Women still significantly lag behind men in their knowledge and confidence in virtually all areas of finance, even though the gap has narrowed since 2010, according to a report released June 15 by Financial Finesse.
The reportfound that the gender gap was most prominent in investing and budgeting. Twenty-five percent of women reported feeling confident with how their investments were allocated compared with 42% of men. Significant here is a huge difference in women’s and men’s general knowledge of stocks, bonds and mutual funds: 64% and 84%, respectively.
Sixty-three percent of women said they had a handle on their cash flow versus 80% of men.
The smallest gap appeared in retirement preparedness, but both women and men are woefully unprepared, the report said. Only 12% of women and 19% of men were confident they would be able to replace 80% of their income in retirement.
On a more positive note, women and men are participating equally in their employers’ 401(k) or retirement savings plans,with 92% of women and 91% of men saving. Even so, women may be investing too conservatively to meet their income needs in retirement, according to the report.
Liz Davidson, chief executive and founder of Financial Finesse, said in a Q&A accompanying the study that the gender gap in financial knowledge had narrowed since the firm’s gender study in 2009, but cautioned that the difficult economy could undercut this progress. Longer term, two or three decades from now, she expects women to be at parity with men, if not ahead.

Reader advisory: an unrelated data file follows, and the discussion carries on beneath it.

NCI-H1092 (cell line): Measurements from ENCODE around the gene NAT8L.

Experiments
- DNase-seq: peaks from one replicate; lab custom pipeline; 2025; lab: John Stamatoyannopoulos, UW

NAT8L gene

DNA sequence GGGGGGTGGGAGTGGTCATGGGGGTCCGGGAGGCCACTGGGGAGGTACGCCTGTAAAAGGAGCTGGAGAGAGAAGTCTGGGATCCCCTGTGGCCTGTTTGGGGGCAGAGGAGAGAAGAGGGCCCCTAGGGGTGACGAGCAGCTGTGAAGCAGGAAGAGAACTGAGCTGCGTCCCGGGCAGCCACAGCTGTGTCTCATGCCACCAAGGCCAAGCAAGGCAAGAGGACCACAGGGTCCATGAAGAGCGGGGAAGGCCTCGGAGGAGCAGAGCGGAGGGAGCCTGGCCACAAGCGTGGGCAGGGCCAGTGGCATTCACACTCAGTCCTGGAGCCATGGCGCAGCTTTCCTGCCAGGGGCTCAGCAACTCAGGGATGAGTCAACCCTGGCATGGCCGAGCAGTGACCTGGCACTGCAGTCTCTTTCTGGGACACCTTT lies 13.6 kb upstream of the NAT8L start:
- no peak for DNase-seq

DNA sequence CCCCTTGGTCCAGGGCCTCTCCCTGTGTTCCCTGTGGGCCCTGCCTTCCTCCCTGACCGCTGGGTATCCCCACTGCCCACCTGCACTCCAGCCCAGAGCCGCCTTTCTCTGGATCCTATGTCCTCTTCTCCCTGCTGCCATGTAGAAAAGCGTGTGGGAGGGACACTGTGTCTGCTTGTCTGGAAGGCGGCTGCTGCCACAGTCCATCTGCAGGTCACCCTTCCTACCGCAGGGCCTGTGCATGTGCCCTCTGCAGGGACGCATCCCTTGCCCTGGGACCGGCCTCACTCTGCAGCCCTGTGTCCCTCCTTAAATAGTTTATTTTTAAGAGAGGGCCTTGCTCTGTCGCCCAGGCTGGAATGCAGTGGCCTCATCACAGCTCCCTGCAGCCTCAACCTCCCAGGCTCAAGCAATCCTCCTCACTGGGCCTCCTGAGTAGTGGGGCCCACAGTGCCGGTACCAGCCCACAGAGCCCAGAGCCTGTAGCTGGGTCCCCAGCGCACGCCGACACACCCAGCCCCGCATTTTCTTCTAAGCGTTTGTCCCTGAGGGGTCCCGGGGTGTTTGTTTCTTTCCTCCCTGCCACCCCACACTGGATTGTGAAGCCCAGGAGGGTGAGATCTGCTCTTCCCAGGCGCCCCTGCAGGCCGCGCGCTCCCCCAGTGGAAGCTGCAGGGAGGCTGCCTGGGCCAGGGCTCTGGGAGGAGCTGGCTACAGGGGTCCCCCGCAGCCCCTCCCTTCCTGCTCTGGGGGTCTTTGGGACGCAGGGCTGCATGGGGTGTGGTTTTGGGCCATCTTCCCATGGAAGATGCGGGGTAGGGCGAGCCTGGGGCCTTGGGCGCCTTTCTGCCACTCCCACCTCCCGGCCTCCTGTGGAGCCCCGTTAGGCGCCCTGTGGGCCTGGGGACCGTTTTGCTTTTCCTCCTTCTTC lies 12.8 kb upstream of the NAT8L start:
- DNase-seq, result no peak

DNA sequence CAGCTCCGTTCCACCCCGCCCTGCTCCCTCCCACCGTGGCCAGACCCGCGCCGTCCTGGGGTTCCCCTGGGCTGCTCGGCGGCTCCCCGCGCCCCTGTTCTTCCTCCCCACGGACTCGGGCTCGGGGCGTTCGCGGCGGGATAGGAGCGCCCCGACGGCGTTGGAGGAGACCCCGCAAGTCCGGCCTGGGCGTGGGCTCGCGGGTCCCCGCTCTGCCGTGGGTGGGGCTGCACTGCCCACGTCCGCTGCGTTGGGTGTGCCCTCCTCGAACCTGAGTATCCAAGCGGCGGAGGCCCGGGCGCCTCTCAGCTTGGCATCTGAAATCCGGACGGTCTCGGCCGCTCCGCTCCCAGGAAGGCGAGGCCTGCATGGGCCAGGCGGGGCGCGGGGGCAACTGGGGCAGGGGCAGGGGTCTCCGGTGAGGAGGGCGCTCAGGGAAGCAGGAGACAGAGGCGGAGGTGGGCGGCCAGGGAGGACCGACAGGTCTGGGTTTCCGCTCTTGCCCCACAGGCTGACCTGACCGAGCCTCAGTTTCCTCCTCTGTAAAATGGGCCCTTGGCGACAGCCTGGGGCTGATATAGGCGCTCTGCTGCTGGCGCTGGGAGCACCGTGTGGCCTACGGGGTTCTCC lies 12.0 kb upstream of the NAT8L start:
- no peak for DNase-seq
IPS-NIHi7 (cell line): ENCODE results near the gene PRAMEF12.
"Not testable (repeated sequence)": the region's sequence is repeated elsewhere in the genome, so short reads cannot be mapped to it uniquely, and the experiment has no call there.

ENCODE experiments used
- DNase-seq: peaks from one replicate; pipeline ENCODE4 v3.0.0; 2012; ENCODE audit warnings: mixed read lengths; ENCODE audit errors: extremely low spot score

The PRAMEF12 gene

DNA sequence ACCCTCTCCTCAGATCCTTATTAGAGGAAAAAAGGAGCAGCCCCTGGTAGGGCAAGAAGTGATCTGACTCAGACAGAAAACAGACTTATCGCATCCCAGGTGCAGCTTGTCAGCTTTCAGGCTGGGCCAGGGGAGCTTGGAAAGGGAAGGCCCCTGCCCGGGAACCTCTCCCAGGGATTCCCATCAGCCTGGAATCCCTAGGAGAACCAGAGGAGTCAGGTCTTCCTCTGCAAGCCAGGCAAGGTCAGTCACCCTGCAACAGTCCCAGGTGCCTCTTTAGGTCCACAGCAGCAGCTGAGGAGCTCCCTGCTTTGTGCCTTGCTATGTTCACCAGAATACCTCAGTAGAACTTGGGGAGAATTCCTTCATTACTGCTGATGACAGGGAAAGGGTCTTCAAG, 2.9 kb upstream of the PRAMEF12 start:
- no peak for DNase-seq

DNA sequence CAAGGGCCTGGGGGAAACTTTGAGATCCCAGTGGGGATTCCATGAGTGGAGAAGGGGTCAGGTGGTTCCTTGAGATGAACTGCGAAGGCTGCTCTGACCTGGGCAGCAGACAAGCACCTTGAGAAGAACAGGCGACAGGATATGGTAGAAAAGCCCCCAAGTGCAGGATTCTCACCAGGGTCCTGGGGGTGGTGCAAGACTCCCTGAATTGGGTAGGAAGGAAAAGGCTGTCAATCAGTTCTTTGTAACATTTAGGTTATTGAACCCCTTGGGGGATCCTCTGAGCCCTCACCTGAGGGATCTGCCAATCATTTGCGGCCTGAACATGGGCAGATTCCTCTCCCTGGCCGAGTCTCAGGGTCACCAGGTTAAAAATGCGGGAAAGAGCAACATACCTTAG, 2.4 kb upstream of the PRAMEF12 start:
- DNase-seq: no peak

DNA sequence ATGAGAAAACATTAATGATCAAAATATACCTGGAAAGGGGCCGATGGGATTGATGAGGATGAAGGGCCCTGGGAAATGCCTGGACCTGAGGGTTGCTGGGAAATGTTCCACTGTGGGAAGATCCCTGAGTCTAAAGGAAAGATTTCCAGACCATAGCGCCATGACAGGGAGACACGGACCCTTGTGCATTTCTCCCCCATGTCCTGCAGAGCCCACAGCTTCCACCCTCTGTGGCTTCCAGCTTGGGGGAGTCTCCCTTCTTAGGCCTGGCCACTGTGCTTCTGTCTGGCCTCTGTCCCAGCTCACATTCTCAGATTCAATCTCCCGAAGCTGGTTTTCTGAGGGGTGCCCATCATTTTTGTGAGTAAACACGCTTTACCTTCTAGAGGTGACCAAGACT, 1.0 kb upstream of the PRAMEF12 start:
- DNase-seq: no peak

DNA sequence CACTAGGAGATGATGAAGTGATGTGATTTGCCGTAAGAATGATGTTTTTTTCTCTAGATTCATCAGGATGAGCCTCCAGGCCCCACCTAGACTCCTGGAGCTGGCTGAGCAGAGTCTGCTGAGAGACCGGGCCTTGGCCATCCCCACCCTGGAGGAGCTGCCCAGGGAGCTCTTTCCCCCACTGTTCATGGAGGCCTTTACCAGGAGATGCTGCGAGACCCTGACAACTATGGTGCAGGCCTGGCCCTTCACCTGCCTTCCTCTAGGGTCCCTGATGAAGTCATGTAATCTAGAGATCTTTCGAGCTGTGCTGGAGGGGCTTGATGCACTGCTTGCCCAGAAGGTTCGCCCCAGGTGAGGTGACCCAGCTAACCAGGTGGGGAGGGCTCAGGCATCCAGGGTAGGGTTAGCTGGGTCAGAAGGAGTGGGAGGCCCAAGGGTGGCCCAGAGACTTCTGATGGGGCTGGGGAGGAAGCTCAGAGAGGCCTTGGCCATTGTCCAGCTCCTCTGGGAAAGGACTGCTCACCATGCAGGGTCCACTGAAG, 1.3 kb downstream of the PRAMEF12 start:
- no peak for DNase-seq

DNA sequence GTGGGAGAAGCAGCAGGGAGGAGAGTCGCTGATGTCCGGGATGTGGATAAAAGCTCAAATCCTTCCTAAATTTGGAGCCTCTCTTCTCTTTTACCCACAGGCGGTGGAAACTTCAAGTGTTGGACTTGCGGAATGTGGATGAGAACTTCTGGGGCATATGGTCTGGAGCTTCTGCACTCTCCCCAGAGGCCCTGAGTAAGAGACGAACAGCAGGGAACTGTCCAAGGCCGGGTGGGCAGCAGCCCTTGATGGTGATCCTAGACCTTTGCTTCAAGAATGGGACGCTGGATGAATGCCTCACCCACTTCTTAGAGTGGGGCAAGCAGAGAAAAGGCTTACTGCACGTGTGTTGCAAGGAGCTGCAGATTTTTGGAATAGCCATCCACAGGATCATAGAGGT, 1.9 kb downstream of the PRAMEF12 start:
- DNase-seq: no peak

“There is definitely a growing awareness among women, school districts and employers that this is a problem,” Davidson said. “As a result, we are seeing more employers offer financial education in a way that appeals to women, and more women are taking advantage of it. At the same time, there’s been a resurgence in female-oriented financial sites and blogs, which is a very good sign.”
Financial Finesse, based in El Segundo, Calif., provides financial education to corporations, municipalities and credit unions.